Infomocracy takes place across 17 different locations, only one of them in the United States. This is largely a function of the fact that, as someone who worked or consulted for international organizations for years, that was what my life was like. Over one ten month period in 2011-2012, I went to eleven different countries – three of them twice. So it made sense to me, while I was writing, that activists, anarchists, and political operatives working on a global election would have a similar itinerary.
It was also important because this needed to be a global election. In the Infomocracy future, countries no longer need to be geographically contiguous, and so a government might have constituents on five different continents, with no physical borders connecting them. Exploring how this plays out, how a single governmental philosophy manifests in very different contexts, is one of the fun parts of the conceit, as well as one of the challenges for those governments. I also wanted to be sure “global” did not mean “the United States and the major capitals of Europe, with East Asia for exoticism.” As our world grows more and more interconnected, it is harder to ignore the impact that our actions have on those in places where James Bond doesn’t go, and vice versa. (Infomocracy does have a pretty strong urban bias, because of the political economy of the population-based administrative units used in their system.)
Travel is, I believe, a kind of time travel. William Gibson famously noted, “the future is already here – it’s just not very evenly distributed.” I experienced this numerous times while living abroad; at risk of sounding like a hipster, I was texting on cell phones in Japan before texting happened in the US (if that doesn’t sound impressive, consider that texting in Japanese requires kanji conversion; the programmers, at least, were impressive). This displacement is neither unidirectional nor consistent, however: Japan isn’t always the future for us, or at least not in every technological arena. Traveling there a few years ago, fifteen years after I returned to the US with my fingers twitching, I learned to carry an ethernet cable because most hotels and offices had LAN instead of wifi. (In fairness I should note that part of the reason for this is the ubiquity of cell phone-based email and web surfing, which is more common, particularly among the elderly, than computer use.)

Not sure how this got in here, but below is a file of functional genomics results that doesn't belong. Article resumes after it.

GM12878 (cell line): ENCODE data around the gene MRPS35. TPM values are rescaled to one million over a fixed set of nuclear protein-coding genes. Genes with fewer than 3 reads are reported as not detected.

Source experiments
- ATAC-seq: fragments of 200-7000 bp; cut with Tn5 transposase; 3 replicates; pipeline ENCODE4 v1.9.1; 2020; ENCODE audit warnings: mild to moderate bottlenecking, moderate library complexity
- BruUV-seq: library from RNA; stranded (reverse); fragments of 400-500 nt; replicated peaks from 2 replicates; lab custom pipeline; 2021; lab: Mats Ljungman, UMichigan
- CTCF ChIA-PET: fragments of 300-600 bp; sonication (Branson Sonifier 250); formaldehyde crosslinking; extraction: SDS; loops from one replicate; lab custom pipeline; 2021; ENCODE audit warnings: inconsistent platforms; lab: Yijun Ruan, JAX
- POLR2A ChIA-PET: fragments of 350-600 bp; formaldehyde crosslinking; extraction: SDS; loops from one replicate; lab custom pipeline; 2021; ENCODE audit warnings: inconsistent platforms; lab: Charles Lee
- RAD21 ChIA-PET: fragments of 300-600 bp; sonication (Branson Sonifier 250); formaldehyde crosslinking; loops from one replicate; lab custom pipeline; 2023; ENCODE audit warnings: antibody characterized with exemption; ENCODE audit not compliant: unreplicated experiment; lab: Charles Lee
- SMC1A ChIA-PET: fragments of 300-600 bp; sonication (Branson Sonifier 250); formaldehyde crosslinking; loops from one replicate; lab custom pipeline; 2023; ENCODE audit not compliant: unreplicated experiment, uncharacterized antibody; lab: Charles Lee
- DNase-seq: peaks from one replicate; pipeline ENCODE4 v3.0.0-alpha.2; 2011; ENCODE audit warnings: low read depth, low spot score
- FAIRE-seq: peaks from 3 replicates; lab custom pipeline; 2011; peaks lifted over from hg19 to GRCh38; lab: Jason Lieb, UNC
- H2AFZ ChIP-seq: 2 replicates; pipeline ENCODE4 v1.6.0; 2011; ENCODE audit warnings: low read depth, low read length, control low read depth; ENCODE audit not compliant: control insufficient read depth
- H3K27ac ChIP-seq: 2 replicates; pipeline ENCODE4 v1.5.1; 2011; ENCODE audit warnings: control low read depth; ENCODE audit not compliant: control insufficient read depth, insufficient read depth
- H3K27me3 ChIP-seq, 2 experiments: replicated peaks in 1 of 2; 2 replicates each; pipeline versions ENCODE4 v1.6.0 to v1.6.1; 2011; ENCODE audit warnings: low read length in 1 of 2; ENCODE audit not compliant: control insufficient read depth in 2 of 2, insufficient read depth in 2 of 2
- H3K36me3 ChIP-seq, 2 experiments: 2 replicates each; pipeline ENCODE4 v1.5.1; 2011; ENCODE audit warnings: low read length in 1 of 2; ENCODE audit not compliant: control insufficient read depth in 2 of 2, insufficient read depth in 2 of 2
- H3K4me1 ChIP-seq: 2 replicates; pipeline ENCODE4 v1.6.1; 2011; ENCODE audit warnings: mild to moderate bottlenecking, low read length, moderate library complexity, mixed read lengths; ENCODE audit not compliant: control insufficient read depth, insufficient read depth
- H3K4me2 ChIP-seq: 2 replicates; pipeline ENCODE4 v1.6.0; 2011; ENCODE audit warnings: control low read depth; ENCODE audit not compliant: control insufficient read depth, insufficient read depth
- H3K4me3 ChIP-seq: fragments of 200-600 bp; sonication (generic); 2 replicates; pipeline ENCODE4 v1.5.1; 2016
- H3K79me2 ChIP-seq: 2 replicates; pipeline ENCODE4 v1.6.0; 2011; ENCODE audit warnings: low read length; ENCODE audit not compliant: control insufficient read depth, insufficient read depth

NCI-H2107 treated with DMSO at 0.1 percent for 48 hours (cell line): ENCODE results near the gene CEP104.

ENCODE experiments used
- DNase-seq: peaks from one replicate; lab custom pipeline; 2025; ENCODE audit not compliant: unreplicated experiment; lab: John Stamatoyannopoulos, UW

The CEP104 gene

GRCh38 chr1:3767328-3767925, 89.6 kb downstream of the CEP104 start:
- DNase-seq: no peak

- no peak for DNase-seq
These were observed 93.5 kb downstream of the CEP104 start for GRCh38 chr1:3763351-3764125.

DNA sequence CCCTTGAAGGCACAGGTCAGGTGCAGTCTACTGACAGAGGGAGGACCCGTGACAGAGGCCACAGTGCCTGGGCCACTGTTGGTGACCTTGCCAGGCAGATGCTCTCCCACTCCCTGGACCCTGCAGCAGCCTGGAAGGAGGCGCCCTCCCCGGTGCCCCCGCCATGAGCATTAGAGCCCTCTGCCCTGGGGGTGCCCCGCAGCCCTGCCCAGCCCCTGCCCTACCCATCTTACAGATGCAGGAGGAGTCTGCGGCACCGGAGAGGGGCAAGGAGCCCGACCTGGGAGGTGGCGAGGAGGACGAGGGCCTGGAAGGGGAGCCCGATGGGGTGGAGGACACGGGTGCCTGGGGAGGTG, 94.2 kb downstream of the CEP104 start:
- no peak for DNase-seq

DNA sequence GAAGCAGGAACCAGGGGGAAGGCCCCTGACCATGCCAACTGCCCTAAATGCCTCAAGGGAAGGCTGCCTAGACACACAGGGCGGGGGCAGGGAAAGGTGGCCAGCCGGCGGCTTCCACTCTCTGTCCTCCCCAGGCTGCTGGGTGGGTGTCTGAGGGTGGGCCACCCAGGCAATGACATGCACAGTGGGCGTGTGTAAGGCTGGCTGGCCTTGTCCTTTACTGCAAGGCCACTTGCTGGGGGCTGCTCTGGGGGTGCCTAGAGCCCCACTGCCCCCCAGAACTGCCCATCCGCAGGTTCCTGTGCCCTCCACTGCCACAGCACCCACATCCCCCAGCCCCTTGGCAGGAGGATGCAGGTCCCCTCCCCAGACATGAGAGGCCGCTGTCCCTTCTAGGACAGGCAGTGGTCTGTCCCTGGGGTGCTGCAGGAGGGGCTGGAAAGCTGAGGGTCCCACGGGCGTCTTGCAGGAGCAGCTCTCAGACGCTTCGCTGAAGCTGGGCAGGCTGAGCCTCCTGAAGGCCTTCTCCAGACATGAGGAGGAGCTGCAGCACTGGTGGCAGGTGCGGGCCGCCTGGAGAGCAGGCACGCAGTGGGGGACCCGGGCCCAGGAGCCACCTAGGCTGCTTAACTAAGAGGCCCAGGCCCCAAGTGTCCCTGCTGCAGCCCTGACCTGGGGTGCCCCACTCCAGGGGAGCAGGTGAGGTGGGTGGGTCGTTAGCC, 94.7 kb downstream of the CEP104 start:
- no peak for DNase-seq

Time travel, as that suggests, can go the other direction. In Los Pasos Perdidos Alejo Carpentier imagined traveling almost literally to the past by visiting a remote society. Isolation has kept Carpentier’s home country of Cuba a patchwork of past and present: places without internet access and horse-drawn buses sharing the roads with decades-old cars as well as modern ones. When I lived even further off the grid, in Darfur, where donkeys are a common mode of transportation and nomads live as they had for centuries, it was easy to imagine that I had leaped a thousand years into the past.
Time travel is notoriously tricky, however, and it’s hard to know sometimes whether it’s taken us backwards or forwards. Another way of looking at the unevenly distributed future is that there are many different futures, and some of them are here already. The United States might get a Tokyo-style future of high-speed trains and disciplined recycling, but it seems unlikely. We also have on offer, for example, a Jakarta-future, with unchecked urban sprawl and privatized services offering the rich security and transportation unavailable to the poor. Those distant places we like to think of as our past might also be our future: if we degrade our environment badly enough, we could face a biblical desert lifestyle of the kind being lived today on the edges of the Sahara.
It’s been twenty years and two election cycles since Information, a powerful search engine monopoly, pioneered the switch from warring nation-states to global micro-democracy. The corporate coalition party Heritage has won the last two elections. With another election on the horizon, the Supermajority is in tight contention, and everything’s on the line.
With power comes corruption. For Ken, this is his chance to do right by the idealistic Policy1st party and get a steady job in the big leagues. For Domaine, the election represents another staging ground in his ongoing struggle against the pax democratica. For Mishima, a dangerous Information operative, the whole situation is a puzzle: how do you keep the wheels running on the biggest political experiment of all time, when so many have so much to gain?